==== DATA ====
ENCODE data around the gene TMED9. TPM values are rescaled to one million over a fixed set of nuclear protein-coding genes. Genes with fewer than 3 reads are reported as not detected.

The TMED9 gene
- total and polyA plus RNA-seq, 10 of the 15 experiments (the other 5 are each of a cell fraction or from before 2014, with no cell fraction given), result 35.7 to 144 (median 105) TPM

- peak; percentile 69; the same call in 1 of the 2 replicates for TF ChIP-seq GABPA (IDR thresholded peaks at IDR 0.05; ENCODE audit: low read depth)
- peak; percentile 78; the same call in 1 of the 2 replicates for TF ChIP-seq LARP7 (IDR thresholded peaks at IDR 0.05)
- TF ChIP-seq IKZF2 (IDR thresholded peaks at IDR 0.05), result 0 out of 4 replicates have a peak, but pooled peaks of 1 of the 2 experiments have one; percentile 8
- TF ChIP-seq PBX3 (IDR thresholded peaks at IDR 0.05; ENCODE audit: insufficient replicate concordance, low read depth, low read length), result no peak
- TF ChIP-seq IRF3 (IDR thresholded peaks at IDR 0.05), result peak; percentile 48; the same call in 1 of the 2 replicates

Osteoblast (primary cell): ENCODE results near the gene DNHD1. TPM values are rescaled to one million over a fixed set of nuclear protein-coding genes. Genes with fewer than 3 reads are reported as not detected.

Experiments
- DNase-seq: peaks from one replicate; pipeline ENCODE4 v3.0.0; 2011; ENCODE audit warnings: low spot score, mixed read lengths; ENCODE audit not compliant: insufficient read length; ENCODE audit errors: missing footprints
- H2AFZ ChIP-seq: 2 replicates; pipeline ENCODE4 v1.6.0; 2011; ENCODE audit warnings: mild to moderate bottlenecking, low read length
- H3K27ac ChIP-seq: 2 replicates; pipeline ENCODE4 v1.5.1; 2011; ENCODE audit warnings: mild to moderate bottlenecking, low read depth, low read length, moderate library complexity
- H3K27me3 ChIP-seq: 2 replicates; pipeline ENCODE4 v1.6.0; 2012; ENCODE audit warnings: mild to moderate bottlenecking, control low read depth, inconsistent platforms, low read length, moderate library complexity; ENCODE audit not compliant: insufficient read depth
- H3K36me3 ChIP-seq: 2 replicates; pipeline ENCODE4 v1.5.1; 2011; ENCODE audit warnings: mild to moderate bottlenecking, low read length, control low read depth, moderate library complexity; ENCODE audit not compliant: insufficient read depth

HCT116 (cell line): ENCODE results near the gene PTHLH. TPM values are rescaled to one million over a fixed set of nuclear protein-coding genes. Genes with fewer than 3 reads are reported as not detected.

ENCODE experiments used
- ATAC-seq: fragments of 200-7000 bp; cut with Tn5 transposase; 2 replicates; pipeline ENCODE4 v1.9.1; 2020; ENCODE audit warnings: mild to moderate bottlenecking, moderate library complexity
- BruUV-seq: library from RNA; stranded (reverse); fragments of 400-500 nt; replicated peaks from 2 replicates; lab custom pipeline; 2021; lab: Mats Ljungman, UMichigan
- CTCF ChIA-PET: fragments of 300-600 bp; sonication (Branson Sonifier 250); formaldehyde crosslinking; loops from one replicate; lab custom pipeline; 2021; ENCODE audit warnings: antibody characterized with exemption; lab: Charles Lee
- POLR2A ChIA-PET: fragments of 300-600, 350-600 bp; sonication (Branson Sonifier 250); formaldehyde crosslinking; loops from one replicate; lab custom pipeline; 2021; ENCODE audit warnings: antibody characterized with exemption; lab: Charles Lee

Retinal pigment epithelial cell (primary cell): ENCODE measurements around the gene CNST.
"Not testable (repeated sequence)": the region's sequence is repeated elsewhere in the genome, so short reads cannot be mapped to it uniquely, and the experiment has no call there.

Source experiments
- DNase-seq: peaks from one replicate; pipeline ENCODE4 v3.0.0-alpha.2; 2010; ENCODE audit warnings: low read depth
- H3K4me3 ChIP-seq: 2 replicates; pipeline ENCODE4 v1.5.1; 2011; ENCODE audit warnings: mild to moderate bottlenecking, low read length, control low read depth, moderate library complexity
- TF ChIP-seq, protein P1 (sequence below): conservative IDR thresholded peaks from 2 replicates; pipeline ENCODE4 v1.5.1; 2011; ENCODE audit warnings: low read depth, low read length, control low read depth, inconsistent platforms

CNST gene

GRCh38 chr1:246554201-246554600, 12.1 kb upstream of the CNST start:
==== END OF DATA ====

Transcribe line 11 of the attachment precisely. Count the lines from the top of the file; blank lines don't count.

- DNase-seq: peaks from one replicate; pipeline ENCODE4 v3.0.0; 2011; ENCODE audit warnings: low spot score, mixed read lengths; ENCODE audit not compliant: insufficient read length; ENCODE audit errors: missing footprints